Katie: Multiple people and experiences sparked my interest. I’ve been drawn to the Middle East since I was a little girl. First I was fascinated by the history, art, and mysticism of Ancient Egypt. My interest increased and expanded as I learned the stories of my Christian faith birthed in the region. Then, while studying abroad in seminary at the Ecumenical Institute for the World Council of Churches in Bossey, Switzerland, I met Ashraf, a Palestinian Lutheran pastor in Beit Sahour (the Shepherds’ Fields). His stories were my initial encounter with the occupation. For our first three weeks of studying together I remember being slightly annoyed by the fact that every conversation I had with him – no matter the topic – somehow made its way to talking about the checkpoints. I didn’t get it. After a while the checkpoints faded from his dialogue, but by then I was at last beginning to understand, at least conceptualize, how traumatic the experience of having to pass through checkpoints day in and day out, and the occupation on the whole, must be if he had continued to bring them up for so long. His stories came to life for me just six months later in 2011 when I had the opportunity to make my first trip to Palestine/Israel with the organization Middle East Travel Seminar (METS).

    John: How many times have you been to Palestine, and with what group?  When will you return?

    Katie: I now have been to Palestine/Israel three times and will return in the fall for one-and-a-half months to continue gathering content for “Through the Checkpoint”, my multimedia project providing vision and voice to the Israeli military occupation and apartheid, calling for the human rights, equity, and freedom of Palestinians, and aiming to help foster a just peace for all living in the region. After METS I traveled back with a small group in 2013 to mainly Christian historic sites, and just returned this past June from a two-and-a-half-week delegation with Interfaith Peace-Builders. I highly recommend joining one of the IFPB delegations if you desire to have an in-depth, well-organized, immersive encounter with the conflict. You will hear the stories of Palestinian experiences, meet with organizations of Palestinians and Jewish Israelis working to bring equity and freedom to Palestinians, and a just peace for everyone in the region. They organize three to four delegations a year, each with a different theme. My delegation focused on incarceration, particularly child incarceration, so about 20% of our travels and meetings were around this theme. The group this past month was the Indigenous and People of Color Delegation focused on the connections between struggles. In the fall the focus will be the olive harvest.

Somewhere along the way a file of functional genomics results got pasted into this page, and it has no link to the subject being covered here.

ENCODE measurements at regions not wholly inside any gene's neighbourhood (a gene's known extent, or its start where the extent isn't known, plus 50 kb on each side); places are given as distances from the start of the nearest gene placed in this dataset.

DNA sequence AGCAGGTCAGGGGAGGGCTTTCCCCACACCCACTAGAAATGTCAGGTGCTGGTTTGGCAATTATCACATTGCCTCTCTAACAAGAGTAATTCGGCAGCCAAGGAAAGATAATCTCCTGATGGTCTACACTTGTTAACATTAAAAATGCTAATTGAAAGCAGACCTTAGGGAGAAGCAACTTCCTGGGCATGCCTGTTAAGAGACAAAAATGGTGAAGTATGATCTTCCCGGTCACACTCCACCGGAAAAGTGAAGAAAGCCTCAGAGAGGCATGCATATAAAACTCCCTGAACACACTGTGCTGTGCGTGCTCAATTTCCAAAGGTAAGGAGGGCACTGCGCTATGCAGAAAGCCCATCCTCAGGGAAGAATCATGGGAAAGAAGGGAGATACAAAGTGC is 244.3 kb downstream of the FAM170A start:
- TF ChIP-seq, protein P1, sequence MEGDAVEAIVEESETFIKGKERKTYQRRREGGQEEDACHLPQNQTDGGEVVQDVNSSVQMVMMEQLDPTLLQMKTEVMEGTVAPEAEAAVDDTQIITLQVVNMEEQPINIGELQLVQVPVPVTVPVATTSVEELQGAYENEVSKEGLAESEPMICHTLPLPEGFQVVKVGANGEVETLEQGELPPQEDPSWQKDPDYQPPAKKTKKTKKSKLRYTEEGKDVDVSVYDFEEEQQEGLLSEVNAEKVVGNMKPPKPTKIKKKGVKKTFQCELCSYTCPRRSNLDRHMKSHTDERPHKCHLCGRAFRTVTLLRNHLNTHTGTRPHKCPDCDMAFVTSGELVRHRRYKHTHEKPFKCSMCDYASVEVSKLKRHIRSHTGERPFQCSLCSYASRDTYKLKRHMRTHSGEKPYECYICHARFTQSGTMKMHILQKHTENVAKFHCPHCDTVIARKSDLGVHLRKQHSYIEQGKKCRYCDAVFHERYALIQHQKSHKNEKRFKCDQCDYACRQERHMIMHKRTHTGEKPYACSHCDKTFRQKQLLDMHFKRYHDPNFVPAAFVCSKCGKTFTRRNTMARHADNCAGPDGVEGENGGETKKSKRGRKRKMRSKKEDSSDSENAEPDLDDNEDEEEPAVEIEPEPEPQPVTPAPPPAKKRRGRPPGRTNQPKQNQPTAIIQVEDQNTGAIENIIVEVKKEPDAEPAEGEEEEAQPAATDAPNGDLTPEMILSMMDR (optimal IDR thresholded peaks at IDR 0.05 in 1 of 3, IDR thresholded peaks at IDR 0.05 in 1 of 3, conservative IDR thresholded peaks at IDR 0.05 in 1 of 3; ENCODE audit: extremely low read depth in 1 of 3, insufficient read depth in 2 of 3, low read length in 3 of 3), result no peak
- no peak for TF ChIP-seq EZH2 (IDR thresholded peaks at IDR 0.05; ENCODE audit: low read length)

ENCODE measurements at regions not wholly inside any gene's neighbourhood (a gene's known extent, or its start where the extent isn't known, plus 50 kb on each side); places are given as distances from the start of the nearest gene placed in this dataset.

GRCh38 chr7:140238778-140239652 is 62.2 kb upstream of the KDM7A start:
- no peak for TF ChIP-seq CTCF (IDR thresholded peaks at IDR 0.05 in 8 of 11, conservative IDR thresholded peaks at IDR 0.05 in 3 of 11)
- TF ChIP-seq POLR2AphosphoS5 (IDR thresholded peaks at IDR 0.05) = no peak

John: Have you encountered any restrictions imposed by the Israeli Occupation authorities on entering the West Bank or taking photographs there?  

    Katie: I actually did not experience any in-person restrictions on photographing. I was just informed by our guides on the ground to be stealthy and savvy when photographing checkpoints. Some people say photographing military structures or elements of the occupation is illegal, but that policy is not always implemented, even by the soldiers—a trend around many policies, especially those which benefit Palestinians. For example, there is a policy requiring everyone to apply for a permit in order to build any kind of structure. However, if a Palestinian applies, the permit application is usually ignored for months, if not longer, and then denied. Thus, many Palestinians build illegally because they have to which leads the Israeli government to claim they have the right to demolish the building.